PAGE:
When Must a Lawyer Plotting a Lateral Move Obtain a Client’s Informed Consent?

1. Conflict of Interest and Informed Consent

To avoid a conflict of interest, a lawyer needs to be informed client consent to engage in substantive job negotiations with a law firm that is adverse to the client. Likewise, hiring firms must avoid serious job talks with opposing counsel unless its own client consents. See North Carolina State Bar Ethics Comm., Formal Op. 20163, 1/27/17.

North Carolina Rule of Professional Conduct 1.7 forbids a lawyer from representing a client if the lawyer’s own interests may materially limit the client’s representation unless the lawyer reasonably believes he or she can provide competent and diligent representation and the client gives informed consent, confirmed in writing. N.C. Rules of Prof’l Conduct, Rule 1.7(b)(2) (2003). This type of conflict may arise when a lawyer has discussions about possible employment with a client’s opponent or a law firm representing the opponent. N.C. Rules of Prof’l Conduct, Rule 1.7, cmt. 10.

2. Substantive Discussion or Negotiation

While the exact point at which a lawyer’s own interest may materially limit his representation of a client may vary, the ethics committee advised substantive discussions and negotiations materially limit the lawyer’s representation of a client. Similarly, The Restatement (Third) of the Law Governing Lawyers advises that once the discussion of employment has become concrete and the interest is mutual, the lawyer must promptly inform the client. Restatement (Third) of the Law Governing Lawyers: A Lawyer’s Personal Interest Affecting the Representation of a Client, § 125, cmt. d. (2000).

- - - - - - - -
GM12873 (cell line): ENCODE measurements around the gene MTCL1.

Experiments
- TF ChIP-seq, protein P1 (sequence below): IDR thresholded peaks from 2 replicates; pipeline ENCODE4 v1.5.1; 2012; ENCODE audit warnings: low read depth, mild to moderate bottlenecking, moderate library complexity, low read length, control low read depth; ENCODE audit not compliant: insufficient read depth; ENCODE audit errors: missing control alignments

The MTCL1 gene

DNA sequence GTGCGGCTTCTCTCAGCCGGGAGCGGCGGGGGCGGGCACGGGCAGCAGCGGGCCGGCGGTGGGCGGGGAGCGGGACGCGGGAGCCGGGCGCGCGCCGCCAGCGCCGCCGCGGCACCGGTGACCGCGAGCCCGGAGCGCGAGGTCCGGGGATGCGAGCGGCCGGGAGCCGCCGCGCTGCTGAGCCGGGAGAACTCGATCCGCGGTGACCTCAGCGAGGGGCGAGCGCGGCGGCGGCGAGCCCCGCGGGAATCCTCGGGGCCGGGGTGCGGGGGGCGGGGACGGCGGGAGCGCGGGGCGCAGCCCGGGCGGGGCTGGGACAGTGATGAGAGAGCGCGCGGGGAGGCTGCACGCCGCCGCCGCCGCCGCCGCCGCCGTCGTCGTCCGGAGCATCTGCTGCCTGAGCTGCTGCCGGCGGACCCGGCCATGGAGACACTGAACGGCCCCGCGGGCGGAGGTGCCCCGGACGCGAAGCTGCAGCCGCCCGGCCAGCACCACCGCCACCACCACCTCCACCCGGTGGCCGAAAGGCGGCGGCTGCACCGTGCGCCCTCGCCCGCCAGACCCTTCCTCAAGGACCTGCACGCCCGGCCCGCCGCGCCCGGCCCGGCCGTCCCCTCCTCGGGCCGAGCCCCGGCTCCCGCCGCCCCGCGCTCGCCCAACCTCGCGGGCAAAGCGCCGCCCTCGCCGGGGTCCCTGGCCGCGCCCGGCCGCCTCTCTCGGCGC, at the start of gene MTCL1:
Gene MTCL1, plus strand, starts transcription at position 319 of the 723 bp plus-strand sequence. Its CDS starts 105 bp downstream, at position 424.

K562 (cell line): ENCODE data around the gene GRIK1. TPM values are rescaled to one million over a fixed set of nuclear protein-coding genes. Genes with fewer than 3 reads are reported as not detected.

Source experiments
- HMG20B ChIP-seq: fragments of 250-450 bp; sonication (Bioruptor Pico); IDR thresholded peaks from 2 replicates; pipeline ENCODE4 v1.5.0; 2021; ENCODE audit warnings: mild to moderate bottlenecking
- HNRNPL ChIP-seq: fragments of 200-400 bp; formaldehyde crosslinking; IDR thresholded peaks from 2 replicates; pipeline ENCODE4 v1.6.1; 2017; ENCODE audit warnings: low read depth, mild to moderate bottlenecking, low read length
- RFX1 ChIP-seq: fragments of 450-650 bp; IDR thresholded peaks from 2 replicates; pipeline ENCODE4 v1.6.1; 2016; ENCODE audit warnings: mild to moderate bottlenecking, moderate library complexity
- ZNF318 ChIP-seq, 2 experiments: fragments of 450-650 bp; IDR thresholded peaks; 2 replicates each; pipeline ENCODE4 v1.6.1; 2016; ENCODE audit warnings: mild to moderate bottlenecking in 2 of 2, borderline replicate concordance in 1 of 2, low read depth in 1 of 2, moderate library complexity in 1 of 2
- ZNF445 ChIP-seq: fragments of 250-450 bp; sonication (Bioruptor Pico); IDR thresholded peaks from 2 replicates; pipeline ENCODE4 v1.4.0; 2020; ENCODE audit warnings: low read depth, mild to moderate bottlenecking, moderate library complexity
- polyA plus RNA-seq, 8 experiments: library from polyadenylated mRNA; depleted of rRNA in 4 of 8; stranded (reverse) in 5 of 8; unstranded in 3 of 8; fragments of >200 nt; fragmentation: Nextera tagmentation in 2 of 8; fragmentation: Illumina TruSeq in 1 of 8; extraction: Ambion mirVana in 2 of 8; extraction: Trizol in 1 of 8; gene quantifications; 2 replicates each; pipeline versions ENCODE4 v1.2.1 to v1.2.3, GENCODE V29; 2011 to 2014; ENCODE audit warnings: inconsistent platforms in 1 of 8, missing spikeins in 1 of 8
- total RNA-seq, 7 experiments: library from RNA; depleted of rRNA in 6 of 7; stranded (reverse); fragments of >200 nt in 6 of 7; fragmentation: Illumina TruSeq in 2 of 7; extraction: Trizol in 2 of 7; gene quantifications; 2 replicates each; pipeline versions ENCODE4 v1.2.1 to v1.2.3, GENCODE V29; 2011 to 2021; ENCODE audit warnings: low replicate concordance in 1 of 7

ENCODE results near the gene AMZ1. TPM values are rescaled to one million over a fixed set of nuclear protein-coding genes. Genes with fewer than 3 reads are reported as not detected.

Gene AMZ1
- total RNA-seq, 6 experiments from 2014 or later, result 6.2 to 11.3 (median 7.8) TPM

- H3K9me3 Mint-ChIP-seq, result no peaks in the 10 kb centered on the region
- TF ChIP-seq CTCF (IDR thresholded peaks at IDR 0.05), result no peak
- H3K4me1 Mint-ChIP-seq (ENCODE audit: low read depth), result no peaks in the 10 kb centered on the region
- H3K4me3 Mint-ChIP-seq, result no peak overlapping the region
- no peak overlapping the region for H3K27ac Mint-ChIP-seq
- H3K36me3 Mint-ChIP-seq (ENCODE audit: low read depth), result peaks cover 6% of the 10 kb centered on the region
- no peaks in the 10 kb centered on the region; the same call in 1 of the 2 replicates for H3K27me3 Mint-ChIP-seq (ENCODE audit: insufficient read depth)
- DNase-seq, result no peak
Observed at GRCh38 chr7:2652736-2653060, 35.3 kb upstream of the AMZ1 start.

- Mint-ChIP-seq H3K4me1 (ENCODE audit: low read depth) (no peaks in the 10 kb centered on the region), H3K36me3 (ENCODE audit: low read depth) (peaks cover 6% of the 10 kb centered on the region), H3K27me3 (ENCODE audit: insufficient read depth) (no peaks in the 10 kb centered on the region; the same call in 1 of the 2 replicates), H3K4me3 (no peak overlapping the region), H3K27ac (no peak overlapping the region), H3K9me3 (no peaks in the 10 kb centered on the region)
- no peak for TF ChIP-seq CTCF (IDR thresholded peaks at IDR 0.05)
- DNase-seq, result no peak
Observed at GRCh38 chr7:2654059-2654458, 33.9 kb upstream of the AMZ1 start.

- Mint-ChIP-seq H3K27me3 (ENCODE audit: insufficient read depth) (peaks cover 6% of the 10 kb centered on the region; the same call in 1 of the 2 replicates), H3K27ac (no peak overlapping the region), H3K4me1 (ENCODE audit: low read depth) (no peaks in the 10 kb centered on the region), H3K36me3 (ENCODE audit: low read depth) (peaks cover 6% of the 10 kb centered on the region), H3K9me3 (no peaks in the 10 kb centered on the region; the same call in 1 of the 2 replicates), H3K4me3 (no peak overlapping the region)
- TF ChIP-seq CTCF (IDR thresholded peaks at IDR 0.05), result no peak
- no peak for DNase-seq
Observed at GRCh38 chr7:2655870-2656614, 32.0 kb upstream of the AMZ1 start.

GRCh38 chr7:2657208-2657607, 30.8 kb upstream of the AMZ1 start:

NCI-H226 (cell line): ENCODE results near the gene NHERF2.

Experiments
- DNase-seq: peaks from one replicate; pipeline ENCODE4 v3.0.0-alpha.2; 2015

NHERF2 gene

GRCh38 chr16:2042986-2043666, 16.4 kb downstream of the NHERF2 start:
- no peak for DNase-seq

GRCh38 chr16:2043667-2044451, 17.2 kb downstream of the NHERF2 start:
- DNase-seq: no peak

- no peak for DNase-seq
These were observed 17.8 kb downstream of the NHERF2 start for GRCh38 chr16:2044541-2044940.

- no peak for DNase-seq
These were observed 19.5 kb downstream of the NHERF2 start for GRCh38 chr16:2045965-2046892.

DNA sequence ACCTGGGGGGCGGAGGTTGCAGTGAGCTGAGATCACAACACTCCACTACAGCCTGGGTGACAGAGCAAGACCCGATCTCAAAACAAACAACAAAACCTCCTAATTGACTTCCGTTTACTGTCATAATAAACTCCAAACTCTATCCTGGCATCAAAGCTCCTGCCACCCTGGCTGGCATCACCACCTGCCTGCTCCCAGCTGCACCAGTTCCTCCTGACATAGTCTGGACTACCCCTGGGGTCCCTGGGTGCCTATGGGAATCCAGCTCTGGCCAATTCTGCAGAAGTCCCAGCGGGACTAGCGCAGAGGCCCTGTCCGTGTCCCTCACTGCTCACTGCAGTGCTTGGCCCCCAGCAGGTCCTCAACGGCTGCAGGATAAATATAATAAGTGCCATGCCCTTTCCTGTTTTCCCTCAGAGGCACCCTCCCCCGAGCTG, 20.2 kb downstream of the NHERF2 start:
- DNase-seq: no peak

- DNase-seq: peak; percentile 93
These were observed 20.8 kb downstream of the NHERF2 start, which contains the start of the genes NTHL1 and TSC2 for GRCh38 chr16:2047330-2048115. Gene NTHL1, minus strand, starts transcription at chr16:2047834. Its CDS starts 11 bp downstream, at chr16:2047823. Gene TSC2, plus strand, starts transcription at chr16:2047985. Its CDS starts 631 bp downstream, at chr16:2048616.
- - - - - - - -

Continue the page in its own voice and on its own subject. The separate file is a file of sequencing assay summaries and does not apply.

The ethics committee relied on the ABA definition of “substantive discussion”, which “entails a communication between the job-seeking lawyer and the hiring law firm about the job-seeking lawyer’s skills, experience, and the ability to bring clients to the firm; and the terms of association.” ABA Formal Ethics Op. 96-400 (1996). To find a “substantive discussion,” the ethics committee opined that there must be a discussion or negotiation that is substantive. See North Carolina State Bar Ethics Comm., Formal Op. 20163, 1/27/17.

The committee further provided examples as to what constitutes a “discussion” and what is “substantive.” “Sending a resume blind to a potential employer is not a ‘discussion.” Id. “Speaking generally with a colleague at a social event about employment opportunities is not ‘substantive.’” Id.

To read the full opinion, click here.

Facebook Jurors: Candor Required!

Facebook Juror Research

Attorney Petev Tenev’s client, Dr. Henry Acosta, was sued by a former business partner in a dispute over the dissolution of a dental practice. Dr. Acosta’s wife later obtained a list of the jurors and researched them on Facebook. She learned that one of the jurors was Facebook friends with a hygienist that worked for the plaintiffs. As a result, she asked Tenev to move to strike the juror.

However, Tenev failed to make the court aware of this connection until the trial date. Per the opinion, the trial judge “asked Tenev how she came to learn this information, and a lengthy discussion ensued during which Tenev gave three different answers,” none of which “involved any contact with the juror.” Tenev v. Thurston, 2016 BL 70906, Fla. Dist. Ct. App. 2d Dist., No. 2D14-4566, 1, 3/9/16.

The trial judge and the parties considered several options, including striking the juror and proceeding with trial. Nevertheless, the Plaintiff moved for mistrial, arguing “there was no way he could receive a fair trial given that Tenev [and Dr. Acosta’s wife] had attempted to make improper contact with the juror.” Id at 2.